Meg Heaton has been a reporter with the Hudson Star Observer since 1990. She has a bachelor’s degree in anthropology and Native American Studies from the University of Wisconsin-Eau Claire.
- Member for
- 4 years 5 days
The Hudson Police Department has two new full-time patrol officers following swearing ceremonies last week at City Hall. Traci Haines, 24, of Somerset, and John Worden, 37, of Hudson, fill vacancies in the department. Haines was born in Hudson but grew up in Somerset. She holds an associate degree in law enforcement from Alexandria (Minn.) Technical College, and a bachelor's degree in vocational rehabilitation with an emphasis on community policing from UW-Stout. Haines has worked part-time for the Hudson Police Department since 2004.
By all accounts, space is tight at Hudson Middle School. With a capacity of 1,125 students, the school has an enrollment of 1,155. But Principal Dan Koch said there is more to the situation at his school than just the numbers. In a report to the Hudson Board of Education recently, Koch said the overcrowding and large class sizes at his school are eroding the house system, which is at the center of the district's middle school program. "The house system is the best way to educate kids in this developmental phase of their lives.
Kay Couch has spent her career in one of the busiest spots in the Hudson School District -- the office. That's two offices, really. She was the first secretary at the newly created Hudson Middle School in 1975 under-then Principal Bill Hickox and was at the post for 10 years. She relocated for her husband's job, spending 10 years in Phoenix. But the family returned to Hudson, and Couch has been secretary to the Hudson High School associate principals since 1996. In June she will retire after 22 years. Couch is a product of the Hudson School District.
Victoria Bear was found guilty Monday in St. Croix Circuit Court of homicide by negligent use of a vehicle in connection with the death of Michael Strauch on Sept. 23. Strauch, 55, was killed after his motorcycle struck Bear's vehicle on Coulee Road, after she pulled out in front of him from 18th Street around 6 p.m. Strauch's widow, Barbara, and his children were in the courtroom along with other family members and friends. At her arraignment before Judge Eric Lundell, Bear, 56, entered a plea of no contest to the felony charge.
Members of the Hudson High School Student Leadership Team met last week to talk about getting their hands dirty. Last fall students Nico Fassino, Katie Cumming, Josh Kock-Fogarty and Adam Selon took on the task of transforming a courtyard that was little more than a patch of grass on the west side of the campus into something more. The service-learning project is one of many Principal Ed Lucas hopes students will undertake during their time at HHS. With space at a premium these days at HHS, the group saw some possibilities in the space, and work began on transforming it.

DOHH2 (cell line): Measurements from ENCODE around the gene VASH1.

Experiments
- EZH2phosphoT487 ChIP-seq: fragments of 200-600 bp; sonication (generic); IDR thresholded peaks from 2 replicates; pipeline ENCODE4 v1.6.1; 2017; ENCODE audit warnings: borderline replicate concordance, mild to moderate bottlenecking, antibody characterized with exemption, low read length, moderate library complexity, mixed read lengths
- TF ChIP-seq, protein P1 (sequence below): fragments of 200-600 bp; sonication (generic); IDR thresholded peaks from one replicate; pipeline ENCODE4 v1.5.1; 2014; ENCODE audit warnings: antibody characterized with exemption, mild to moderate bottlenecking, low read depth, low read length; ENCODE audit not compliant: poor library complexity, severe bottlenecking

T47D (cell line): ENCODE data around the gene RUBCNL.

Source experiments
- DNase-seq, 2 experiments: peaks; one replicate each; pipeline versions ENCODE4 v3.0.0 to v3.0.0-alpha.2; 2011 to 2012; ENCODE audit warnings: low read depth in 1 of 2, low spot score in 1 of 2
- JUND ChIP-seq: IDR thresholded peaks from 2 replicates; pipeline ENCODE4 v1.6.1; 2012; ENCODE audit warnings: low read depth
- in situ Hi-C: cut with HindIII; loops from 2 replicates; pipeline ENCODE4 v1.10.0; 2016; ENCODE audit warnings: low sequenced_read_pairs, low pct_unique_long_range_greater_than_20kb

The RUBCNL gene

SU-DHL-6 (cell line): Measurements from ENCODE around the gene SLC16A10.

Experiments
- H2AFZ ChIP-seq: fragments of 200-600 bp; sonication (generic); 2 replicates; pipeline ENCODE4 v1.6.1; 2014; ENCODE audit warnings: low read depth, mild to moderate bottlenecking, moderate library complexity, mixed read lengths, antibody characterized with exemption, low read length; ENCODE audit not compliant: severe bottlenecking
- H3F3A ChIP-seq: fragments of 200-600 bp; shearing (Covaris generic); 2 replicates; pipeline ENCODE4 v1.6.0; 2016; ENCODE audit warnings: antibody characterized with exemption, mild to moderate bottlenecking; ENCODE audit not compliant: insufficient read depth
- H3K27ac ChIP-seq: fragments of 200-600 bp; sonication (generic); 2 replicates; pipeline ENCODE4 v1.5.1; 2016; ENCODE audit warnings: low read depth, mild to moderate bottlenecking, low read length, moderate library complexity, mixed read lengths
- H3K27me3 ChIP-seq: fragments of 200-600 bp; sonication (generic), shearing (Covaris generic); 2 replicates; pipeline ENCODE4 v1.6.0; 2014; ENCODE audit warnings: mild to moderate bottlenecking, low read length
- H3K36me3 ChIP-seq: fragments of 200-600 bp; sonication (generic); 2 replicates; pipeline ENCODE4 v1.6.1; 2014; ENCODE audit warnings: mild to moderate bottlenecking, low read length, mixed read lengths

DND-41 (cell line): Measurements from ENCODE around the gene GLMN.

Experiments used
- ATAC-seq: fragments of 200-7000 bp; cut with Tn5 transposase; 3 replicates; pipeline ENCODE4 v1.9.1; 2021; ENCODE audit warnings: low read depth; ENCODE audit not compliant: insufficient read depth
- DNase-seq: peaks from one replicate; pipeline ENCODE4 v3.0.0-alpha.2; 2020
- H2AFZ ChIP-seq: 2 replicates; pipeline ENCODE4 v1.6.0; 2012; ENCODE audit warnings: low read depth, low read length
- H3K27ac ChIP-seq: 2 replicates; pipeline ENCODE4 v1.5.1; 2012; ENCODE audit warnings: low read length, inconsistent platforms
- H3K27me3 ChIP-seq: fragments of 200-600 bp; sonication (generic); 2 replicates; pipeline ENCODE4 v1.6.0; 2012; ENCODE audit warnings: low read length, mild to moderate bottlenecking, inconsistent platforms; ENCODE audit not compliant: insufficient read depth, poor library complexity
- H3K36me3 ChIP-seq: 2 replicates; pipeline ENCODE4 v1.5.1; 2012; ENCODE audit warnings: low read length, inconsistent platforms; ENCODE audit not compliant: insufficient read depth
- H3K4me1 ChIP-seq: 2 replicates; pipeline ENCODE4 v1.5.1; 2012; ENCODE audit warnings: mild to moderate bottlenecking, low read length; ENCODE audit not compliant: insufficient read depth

While much of recent Hudson School District news has been focused on the new elementary school under construction and what to do about more classroom space at the middle and high schools, there has been another project underway that could impact education in Hudson far into the future. HSD 2025 is a plan for future success for all graduates of the Hudson School District. Work on the plan began last April and has continued throughout the year.
The Hudson Board of Education approved new annual raises for district administrators and support staff at its meeting last Tuesday. Following a closed session for discussion, the board voted in open session to give school district support staff an annual salary raise of 3.55 percent. In addition, staff members will receive a one-time stipend of $150 to help offset increased health insurance deductibles. Those deductibles will double in some cases, according to district personnel director Nancy Sweet.
Last Tuesday's Board of Education meeting was the last for Dick Muenich, who has been a member since 2002 but did not seek re-election to a third term. In recalling his service on the board, Superintendent Mary Bowen-Eggebraaten said Muenich had always been a strong advocate for students, the staff, the administration and the taxpaying community. As a board member he has served as vice president for two years and served as co-chaired the Facilities Task Force.
The Somerset man who used his cell phone to make a connection with several underage boys late last year has pleaded guilty to two misdemeanor charges. Hector Antonia Linarez-Mata, 20, pleaded guilty to one count of lewd and lascivious behavior-exposure and disorderly conduct. A county forfeiture charge of unlawful phone use was dismissed. Linarez-Mata was placed on probation and his prosecution was deferred. He also paid a fine of $410.50. The charges stemmed from a series of phone calls between Linarez-Mata and several middle school-age boys last November.
There are plenty of things in my life to feel guilty about -- everything from cutting the hair on my neighbor's brand new hula doll when I was 8 and lying about it, to gas-lighting Kevin last week into thinking he was the one who forgot to close the freezer door. And when I think about all those guilt trips over the years, a lot of them have to do with one of the world's most ancient sins -- envy. I have always had a problem with envy.